First, “Every team implements exactly what they need. That’s great but it doesn’t scale, and it wastes a lot of developers cycles.”

Second is collective code ownership. This often shows up in Agile environments. The problems with this approach is that it usually requires a lot of mentoring and “It doesn’t tend to scale super-well for everything.” That said, she conceded, “It’s great for long-lived projects with long-lived developers.”

Finally, it’s very common to create a “core” team that owns all centralized code. That can work well, but if it’s not done in OSS fashion the core team often doesn’t use the code it produces. This can lead to a ton of meetings with high friction and it can also lead to feature bloat.

Open source methodology can avoid all the problems to which these other methods are prone, she asserted. Fournier gave examples from her experiences in bringing open source methodology to a Fortune 500 financial services giant and to a start up.

At the gigantic multi-national financial services company with 10,000+ developers, “Each division would have its own development team. There was little centralized development and no one talked with each other.” How bad was it? “Even internally you’d get a compiled library from other groups instead of source code.”

Each group also had a huge disparity on how they did software development. “Some groups didn’t do automated testing, others used waterfall development, Extreme Programming here, Agile there.” Having different styles can be okay, but “When you have a super-wide spread of styles, anytime someone moves they have to relearn everything. That’s bad for internal mobility and for code sharing,” said Fournier.

To move from this workflow style to an OSS methodology, Fournier first needed to get management buy-in. That actually proved relatively easy, but it was also essential.

Once that was done, she and her colleagues started to work on building shared code repositories, shared ticketing systems, mailing lists, and code review systems. That was not easy because, except for mailing lists, the company didn’t have any of these fundamentals in place.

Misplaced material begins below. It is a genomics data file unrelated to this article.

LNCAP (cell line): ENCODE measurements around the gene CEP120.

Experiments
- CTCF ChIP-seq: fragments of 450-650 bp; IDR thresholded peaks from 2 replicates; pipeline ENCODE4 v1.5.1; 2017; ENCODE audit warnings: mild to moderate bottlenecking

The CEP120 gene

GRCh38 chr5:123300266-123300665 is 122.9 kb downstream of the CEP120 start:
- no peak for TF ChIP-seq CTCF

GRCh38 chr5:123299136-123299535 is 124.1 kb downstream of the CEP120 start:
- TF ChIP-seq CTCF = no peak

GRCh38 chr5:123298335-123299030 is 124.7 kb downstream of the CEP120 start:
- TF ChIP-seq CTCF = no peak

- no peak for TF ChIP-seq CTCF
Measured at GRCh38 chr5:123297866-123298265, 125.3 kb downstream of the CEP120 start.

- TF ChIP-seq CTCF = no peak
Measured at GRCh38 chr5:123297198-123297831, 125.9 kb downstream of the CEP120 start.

So, after creating those tools, her team pushed for others to adopt this company-wide shared methodology. They did so with birds-of-a-feather meetings and education. The most significant advantage was probably the creation of a shared platform for the company’s software development life cycle (SDLC) which helped to bring in the various federated teams.

It worked. Within months, 40 projects moved to the open platform. When the core teams moved, entire division teams started to move their projects into the shared platforms.

At the small startup, Fournier began by using OSS from day one. Even with time constraints and heavy business pressure, it worked well when the developer team was divided into two teams: front end and infrastructure.

Six months ago, she said, the startup changed its team structure to pods, cross-functional teams aimed for business goals. It worked well. People loved the code visibility, and they loved being able to modify code.

But along the way this new structure lost the open source code review process, and it turned out developers really missed this. “Everyone wanted more formal code reviews,” Fournier said. “Developers were nervous about their code without code reviews.” She admitted, “I was undermining myself. We need code ownership.” She’s since restored this in the development process; the developers are much happier.

Not convinced that OSS is the right way? Fournier believes that if you start small and simple, you may be surprised at how well it can work for you. In addition, she believes that OSS practices can bring a great deal of developer joy. Even symbolic projects can have a halo effect and improve your development teams’ morale.

What do you think of Fournier’s experiences and thoughts with OSS methodology?  Do you agree or disagree?  Do you have any personal experience?  Let us know what you think.